As regular CFZ-watchers will know, for some time Corinna has been doing a column for Animals & Men and a regular segment on On The Track... particularly about out-of-place birds and rare vagrants. There seem to be more and more bird stories from all over the world hitting the news these days so, to make room for them all - and to give them all equal and worthy coverage - she has set up this new blog to cover all things feathery and Fortean.

Wednesday, 13 March 2019

BirdLife launches Flight for Survival

Each year a sickening 25 million migrant birds are illegally slaughtered as they pass between Africa and Europe, sparking BirdLife International to launch a new campaign called Flight for Survival this week. The campaign will set out to raise awareness off the issue globally, though there will be a key focus on seven species in particular: BlackcapCommon QuailEastern Imperial EagleEgyptian VultureEuropean Turtle DoveEuropean Honey Buzzard and White Stork.
The millions of killed birds are often either poisoned, shot or trapped (by glue or mist nets). Two studies by BirdLife International – covering the Mediterranean and Central, Eastern and Northern Europe respectively – have unearthed these shocking figures and causes of death. A myriad of species are killed, with feeble reasons such as sport, food or 'pest control'. More often than not, such action is illegal.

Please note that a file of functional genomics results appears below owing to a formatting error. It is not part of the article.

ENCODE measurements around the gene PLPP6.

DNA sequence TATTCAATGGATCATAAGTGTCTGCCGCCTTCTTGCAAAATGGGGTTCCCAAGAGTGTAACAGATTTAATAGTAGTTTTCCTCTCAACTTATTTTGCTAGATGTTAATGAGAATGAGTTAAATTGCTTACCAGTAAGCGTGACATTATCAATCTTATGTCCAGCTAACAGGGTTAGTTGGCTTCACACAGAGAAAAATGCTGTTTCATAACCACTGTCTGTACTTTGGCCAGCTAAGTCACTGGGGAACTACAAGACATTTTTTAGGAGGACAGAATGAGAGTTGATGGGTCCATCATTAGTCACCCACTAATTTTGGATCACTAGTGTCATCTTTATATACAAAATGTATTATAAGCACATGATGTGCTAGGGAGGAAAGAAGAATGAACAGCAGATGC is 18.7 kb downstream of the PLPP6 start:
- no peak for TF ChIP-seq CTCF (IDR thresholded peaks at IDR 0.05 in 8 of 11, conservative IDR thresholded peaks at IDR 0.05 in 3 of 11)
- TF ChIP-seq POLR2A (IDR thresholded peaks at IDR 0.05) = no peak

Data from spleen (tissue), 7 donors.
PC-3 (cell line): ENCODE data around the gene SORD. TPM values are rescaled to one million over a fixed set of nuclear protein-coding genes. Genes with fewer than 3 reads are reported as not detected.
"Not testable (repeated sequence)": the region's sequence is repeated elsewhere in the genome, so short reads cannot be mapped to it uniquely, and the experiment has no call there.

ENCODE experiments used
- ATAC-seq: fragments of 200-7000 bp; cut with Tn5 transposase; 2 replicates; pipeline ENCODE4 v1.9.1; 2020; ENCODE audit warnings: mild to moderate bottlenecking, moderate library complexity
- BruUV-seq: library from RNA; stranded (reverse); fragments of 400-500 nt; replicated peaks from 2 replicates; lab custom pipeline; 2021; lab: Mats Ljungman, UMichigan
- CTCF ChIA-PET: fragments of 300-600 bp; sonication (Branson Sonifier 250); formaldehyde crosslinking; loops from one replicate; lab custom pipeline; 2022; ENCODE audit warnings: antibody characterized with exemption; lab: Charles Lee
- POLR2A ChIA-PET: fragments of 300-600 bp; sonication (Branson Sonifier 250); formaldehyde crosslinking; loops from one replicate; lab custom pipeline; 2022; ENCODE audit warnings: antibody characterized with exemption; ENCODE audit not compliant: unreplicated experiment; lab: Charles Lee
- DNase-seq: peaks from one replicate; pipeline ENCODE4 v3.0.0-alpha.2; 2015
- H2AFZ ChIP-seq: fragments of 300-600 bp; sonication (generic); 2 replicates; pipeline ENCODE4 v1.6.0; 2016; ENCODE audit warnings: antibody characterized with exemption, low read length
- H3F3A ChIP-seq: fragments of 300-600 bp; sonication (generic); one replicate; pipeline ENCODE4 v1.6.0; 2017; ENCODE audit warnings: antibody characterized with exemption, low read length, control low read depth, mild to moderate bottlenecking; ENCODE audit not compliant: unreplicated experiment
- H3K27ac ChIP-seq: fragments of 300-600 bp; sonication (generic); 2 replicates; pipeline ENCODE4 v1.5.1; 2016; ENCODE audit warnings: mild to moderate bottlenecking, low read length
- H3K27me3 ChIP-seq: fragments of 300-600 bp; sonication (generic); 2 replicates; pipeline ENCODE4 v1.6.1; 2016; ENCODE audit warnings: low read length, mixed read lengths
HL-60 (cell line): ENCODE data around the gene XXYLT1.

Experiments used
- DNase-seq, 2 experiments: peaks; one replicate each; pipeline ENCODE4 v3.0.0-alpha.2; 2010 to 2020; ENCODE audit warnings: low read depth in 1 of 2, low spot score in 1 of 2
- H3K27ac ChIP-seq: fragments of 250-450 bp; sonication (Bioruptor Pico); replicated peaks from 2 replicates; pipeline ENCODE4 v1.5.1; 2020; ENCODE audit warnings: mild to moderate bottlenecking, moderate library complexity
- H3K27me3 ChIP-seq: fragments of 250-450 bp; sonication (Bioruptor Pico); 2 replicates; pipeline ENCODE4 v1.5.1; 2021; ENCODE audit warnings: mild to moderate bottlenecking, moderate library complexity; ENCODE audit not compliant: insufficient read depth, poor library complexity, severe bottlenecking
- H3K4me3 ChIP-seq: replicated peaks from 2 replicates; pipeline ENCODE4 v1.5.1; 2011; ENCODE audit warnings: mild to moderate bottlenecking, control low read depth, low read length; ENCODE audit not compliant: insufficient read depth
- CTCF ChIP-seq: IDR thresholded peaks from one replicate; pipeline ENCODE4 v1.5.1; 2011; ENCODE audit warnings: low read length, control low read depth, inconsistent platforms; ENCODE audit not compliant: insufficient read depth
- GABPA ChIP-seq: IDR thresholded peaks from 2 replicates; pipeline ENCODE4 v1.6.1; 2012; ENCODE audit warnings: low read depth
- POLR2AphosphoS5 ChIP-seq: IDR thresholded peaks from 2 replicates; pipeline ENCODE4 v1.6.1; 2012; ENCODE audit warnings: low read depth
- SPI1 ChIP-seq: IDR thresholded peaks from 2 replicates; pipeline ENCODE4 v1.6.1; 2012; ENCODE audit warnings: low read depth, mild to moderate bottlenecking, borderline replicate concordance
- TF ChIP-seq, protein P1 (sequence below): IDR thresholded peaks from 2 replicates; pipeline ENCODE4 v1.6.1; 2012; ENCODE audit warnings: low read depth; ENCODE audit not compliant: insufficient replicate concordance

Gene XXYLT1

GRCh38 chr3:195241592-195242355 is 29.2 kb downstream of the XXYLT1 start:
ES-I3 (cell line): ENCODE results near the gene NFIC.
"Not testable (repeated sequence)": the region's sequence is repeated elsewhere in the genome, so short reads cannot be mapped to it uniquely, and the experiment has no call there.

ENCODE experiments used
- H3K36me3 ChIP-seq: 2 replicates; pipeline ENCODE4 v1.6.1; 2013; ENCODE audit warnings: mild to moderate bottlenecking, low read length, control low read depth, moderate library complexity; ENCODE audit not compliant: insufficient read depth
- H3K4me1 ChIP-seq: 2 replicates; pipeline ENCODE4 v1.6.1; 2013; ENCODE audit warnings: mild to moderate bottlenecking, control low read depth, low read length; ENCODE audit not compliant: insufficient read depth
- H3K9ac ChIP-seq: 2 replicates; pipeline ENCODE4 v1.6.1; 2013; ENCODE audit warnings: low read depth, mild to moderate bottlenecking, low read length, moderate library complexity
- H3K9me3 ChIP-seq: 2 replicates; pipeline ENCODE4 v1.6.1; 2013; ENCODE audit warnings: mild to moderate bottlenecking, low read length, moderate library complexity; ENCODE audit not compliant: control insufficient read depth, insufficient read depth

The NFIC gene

These great threats come on top of a changing climate and world in which habitat is continually being destroyed. Egyptian Vulture – an Endangered species – has declined by 50 per cent during the last 50 years and nowadays just one in seven juveniles reach adulthood. Another striking example of dramatic decline is that of European Turtle Dove. Once common and widespread in Europe, and indeed the UK, this species was listed as Vulnerable for the first time in 2016. It is one of the most heavily persecuted species in the Mediterranean.
Both of these birds will be part of an awareness raising campaign provided by Flight for Survival, along with the five aforementioned species. The project will follow the migration journeys of these species as they travel from Africa to their breeding grounds in Europe, revealing the various threats they face as they pass through some of the worst blackspots.

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